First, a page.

Supreme Court: The government has told the Supreme Court that documents related to the Rafale fighter jet deal have been stolen from the Defence Ministry. The Hindu newspaper had published articles on the Rafale deal that were allegedly based on the said documents.
Attorney General KK Venugopal told the Court that those who put documents on the Rafale deal in the public domain are guilty under the Official Secrets Act as also contempt of court.
However, The Hindu Publishing Group Chairman N Ram said those documents were published in public interest as the details of the Rafale deal were withheld or covered up. He said:
“You may call it stolen documents…we are not concerned. We got it from confidential sources and we are committed to protecting these sources. Nobody is going to get any information from us on these sources. But the documents speak for themselves and the stories speak for themselves.”
The 3-judge bench of CJ Ranjan Gogoi and SK Kaul and KM Joseph, JJ was hearing a batch of petitions seeking a review of its December 14 verdict dismissing all the pleas against the deal procured by India from France.
Former Union ministers Yashwant Sinha and Arun Shourie and advocate Prashant Bhushan, who had jointly filed the petition, alleged that the Centre suppressed crucial facts when the apex court decided to dismiss the batch of PILs.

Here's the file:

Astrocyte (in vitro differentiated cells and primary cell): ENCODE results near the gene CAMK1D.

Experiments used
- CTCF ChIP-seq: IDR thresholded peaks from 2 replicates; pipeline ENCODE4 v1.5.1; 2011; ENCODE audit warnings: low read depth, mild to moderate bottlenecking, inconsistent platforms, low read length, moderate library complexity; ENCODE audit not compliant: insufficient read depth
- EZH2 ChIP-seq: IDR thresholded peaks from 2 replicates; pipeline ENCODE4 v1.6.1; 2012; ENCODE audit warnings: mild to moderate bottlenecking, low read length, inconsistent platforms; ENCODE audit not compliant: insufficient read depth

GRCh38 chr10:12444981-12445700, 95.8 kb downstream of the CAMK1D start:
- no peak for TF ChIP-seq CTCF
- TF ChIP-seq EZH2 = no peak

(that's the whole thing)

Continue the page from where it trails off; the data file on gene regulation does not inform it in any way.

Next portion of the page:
When Bhushan referred to an articles written by Ram, AG said the write-ups were based on stolen documents. He also told the Court that an FIR has not been registered so far into the theft of documents.
The AG submitted that the documents were marked secret and classified and are therefore in violation of the Official Secrets Act. He also told the Supreme Court that the Rafale case pertains to defence procurement which cannot be reviewed judicially.
AG told the Court that every statement of the court made in the Rafale case may be used to destabilise either the government or the opposition and therefore court should refrain from making it.
CJI asked AG:
“if an act of corruption is committed in Rafale deal, will Govt take shelter behind Official Secrets Act? I am not saying it is committed, but if it is then government cannot take shelter behind OSA.”
The Court said that it been has settled in a catena of judgments that even if stolen documents are cited, and if they are found relevant, the court can look into them.
When AG said that any order to the effect would be damaging to the country as the recent incidents have shown how vulnerable is the scenario in which the country was trying to meet its defence requirements, the Court said that the issue of national security did not arise in the case as allegations were of grave crime of corruption.
The Court will next hear the matter on March 14.